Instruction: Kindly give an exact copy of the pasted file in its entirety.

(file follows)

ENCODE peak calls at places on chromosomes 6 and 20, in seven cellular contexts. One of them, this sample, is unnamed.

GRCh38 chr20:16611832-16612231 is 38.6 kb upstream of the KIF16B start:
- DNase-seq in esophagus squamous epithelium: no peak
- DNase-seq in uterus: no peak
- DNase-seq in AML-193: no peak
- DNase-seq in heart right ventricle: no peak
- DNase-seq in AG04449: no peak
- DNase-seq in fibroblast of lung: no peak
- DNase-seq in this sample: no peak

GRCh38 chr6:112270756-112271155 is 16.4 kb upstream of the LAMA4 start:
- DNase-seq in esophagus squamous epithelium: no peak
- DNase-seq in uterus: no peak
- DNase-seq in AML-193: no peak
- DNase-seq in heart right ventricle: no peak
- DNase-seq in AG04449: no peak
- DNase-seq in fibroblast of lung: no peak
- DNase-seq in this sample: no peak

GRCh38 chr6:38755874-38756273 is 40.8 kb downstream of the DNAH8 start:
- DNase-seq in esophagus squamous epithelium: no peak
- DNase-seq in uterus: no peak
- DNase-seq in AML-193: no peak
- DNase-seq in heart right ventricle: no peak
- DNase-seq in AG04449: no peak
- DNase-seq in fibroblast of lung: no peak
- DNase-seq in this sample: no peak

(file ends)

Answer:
ENCODE peak calls at places on chromosomes 6 and 20, in seven cellular contexts. One of them, this sample, is unnamed.

GRCh38 chr20:16611832-16612231 is 38.6 kb upstream of the KIF16B start:
- DNase-seq in esophagus squamous epithelium: no peak
- DNase-seq in uterus: no peak
- DNase-seq in AML-193: no peak
- DNase-seq in heart right ventricle: no peak
- DNase-seq in AG04449: no peak
- DNase-seq in fibroblast of lung: no peak
- DNase-seq in this sample: no peak

GRCh38 chr6:112270756-112271155 is 16.4 kb upstream of the LAMA4 start:
- DNase-seq in esophagus squamous epithelium: no peak
- DNase-seq in uterus: no peak
- DNase-seq in AML-193: no peak
- DNase-seq in heart right ventricle: no peak
- DNase-seq in AG04449: no peak
- DNase-seq in fibroblast of lung: no peak
- DNase-seq in this sample: no peak

GRCh38 chr6:38755874-38756273 is 40.8 kb downstream of the DNAH8 start:
- DNase-seq in esophagus squamous epithelium: no peak
- DNase-seq in uterus: no peak
- DNase-seq in AML-193: no peak
- DNase-seq in heart right ventricle: no peak
- DNase-seq in AG04449: no peak
- DNase-seq in fibroblast of lung: no peak
- DNase-seq in this sample: no peak